Older adults are particularly vulnerable to the effects of the COVID-19 pandemic – with a higher risk of severe complications and death, and possibly greater difficulties in obtaining care and adapting to technologies such as telemedicine. Point of View article was published in Journal of the American Medical Association He notes that there are also concerns that isolation during a pandemic may be more difficult for older individuals, which could exacerbate existing mental health conditions. However, the information gathered over the past several months points to a more accurate picture.
During the spring and summer of 2020, we were amazed by a number of individual studies from around the world that reported on a consistent theme: Older adults, as a group, seem to withstand the mental health stresses of the pandemic better than all. Other age groups. In this article, we highlight some of these studies and discuss resilience in older adults and the factors that may drive it.
Ibsett Fahia, MD, lead author, Medical Director of Outpatient Services for Psychiatry on Aging and Institute of Technology in Psychiatry at McLean Hospital
Resilience may reflect an interaction between internal factors – such as an individual’s stress response, cognitive ability, personality traits, and physical health – and external resources such as social connections and financial stability. For elderly people who are in isolation during a pandemic, having meaningful relationships appears to be more important than having more interactions with others, and maintaining these relationships may require using technology to communicate with loved ones.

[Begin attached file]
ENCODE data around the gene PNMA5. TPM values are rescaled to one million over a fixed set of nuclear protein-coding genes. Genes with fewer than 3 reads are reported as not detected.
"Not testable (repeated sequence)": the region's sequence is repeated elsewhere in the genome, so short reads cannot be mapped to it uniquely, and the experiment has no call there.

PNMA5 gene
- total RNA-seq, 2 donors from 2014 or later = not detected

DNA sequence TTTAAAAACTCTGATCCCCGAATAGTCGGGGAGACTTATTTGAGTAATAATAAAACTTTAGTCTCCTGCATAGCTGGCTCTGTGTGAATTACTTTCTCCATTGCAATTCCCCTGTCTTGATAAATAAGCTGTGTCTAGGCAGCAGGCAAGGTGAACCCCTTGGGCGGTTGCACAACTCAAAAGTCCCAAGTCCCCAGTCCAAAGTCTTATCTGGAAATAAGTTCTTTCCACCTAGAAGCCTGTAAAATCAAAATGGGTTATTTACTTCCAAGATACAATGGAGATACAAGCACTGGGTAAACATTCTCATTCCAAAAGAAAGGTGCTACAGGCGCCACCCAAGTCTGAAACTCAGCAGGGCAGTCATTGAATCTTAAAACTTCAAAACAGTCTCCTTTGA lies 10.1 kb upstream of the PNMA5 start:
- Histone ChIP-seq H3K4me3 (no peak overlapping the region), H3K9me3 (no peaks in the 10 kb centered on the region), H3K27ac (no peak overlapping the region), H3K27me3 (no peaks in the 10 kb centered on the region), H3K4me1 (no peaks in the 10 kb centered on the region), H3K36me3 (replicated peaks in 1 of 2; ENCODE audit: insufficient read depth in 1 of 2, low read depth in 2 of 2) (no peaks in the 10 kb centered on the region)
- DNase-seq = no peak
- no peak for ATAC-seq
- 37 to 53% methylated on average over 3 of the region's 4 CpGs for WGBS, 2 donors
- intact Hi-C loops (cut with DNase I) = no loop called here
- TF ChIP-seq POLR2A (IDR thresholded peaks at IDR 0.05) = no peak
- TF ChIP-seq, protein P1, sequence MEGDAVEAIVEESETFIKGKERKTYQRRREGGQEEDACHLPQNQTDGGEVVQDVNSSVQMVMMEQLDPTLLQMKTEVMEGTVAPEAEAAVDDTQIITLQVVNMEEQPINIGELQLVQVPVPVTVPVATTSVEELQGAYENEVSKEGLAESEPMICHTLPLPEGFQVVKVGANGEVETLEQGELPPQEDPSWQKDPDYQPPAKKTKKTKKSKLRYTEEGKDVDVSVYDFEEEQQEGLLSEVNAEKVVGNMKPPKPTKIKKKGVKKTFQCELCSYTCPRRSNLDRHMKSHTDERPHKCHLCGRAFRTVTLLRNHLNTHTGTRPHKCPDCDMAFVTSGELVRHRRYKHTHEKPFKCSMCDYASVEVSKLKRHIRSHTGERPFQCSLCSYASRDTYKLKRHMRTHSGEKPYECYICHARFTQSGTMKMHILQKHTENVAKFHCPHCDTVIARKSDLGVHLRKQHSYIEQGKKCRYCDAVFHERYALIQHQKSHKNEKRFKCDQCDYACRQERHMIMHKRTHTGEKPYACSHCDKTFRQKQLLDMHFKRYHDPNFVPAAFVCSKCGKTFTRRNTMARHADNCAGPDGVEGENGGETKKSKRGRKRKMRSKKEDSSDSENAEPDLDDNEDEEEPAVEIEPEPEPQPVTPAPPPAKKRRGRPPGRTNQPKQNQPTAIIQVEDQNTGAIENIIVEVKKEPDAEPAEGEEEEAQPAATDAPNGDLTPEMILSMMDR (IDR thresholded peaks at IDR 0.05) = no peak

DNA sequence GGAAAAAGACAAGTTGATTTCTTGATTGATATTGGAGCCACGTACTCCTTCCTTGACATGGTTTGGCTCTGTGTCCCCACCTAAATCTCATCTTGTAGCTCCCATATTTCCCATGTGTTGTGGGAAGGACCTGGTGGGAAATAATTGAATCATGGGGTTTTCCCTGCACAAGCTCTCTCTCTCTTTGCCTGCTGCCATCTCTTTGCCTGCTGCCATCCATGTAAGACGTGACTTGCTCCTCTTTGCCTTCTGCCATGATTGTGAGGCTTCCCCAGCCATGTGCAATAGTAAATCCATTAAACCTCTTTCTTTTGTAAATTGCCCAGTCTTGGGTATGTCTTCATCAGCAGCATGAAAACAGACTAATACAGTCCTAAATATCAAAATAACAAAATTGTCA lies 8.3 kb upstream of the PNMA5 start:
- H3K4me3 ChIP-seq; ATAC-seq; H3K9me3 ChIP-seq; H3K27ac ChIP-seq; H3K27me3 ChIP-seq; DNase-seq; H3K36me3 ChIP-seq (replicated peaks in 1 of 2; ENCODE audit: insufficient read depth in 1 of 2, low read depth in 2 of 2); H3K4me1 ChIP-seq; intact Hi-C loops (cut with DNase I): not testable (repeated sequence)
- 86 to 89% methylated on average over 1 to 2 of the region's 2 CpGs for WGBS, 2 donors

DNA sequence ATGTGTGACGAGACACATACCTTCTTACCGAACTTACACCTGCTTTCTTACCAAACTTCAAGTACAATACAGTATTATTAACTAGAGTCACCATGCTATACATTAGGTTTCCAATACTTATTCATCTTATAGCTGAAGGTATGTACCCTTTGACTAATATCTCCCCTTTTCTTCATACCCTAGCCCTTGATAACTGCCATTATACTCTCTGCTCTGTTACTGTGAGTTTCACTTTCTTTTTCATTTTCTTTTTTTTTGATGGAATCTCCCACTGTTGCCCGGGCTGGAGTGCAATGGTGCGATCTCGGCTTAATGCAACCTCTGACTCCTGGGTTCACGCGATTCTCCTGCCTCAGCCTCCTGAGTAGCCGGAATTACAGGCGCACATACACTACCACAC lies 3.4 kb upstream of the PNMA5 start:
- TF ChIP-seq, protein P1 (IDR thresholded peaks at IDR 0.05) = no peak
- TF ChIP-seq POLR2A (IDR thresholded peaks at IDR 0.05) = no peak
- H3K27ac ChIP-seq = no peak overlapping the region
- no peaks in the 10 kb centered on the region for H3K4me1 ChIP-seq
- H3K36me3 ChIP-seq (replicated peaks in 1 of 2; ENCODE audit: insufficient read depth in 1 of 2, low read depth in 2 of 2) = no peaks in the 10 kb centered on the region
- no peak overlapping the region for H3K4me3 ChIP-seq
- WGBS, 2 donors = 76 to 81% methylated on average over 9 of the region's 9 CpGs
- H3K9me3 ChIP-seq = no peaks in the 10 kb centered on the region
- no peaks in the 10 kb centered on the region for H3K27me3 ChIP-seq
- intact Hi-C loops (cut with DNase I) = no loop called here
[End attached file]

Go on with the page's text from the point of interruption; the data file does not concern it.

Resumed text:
Resilience can be supported by increasing physical activity, enhancing empathy and emotional regulation, and increasing social contact. Technology can play an important role in achieving this. “It can help maintain social contact, provide access to telemedicine care, and also facilitate a range of other activities that may help deal with isolation,” said Fahia. “It is becoming increasingly important for clinicians to evaluate patients’ access and competence with technology as part of care.”
The authors stress that although results from the first months of the pandemic are encouraging and provide reason for cautious optimism, they may not reflect individual realities. “The elderly are a very diverse group, and each person’s response to the pressures of the epidemic depends on a unique set of circumstances,” Fahia said. “Additionally, current studies may not reflect specific high-risk populations with unique stresses, such as those who live in deprived areas or those with dementia or the caregivers of people with dementia.”
Most importantly, the pandemic continues without a set timetable or a clear end in sight. The long-term effects of COVID-19 on the mental health of older people, especially in countries with very high infection rates, are unclear.
Fahia fourth Et al. (2020) Older adults and the effects of COVID-19 on mental health. Gamma. doi.org/10.1001/jama.2020.21753.
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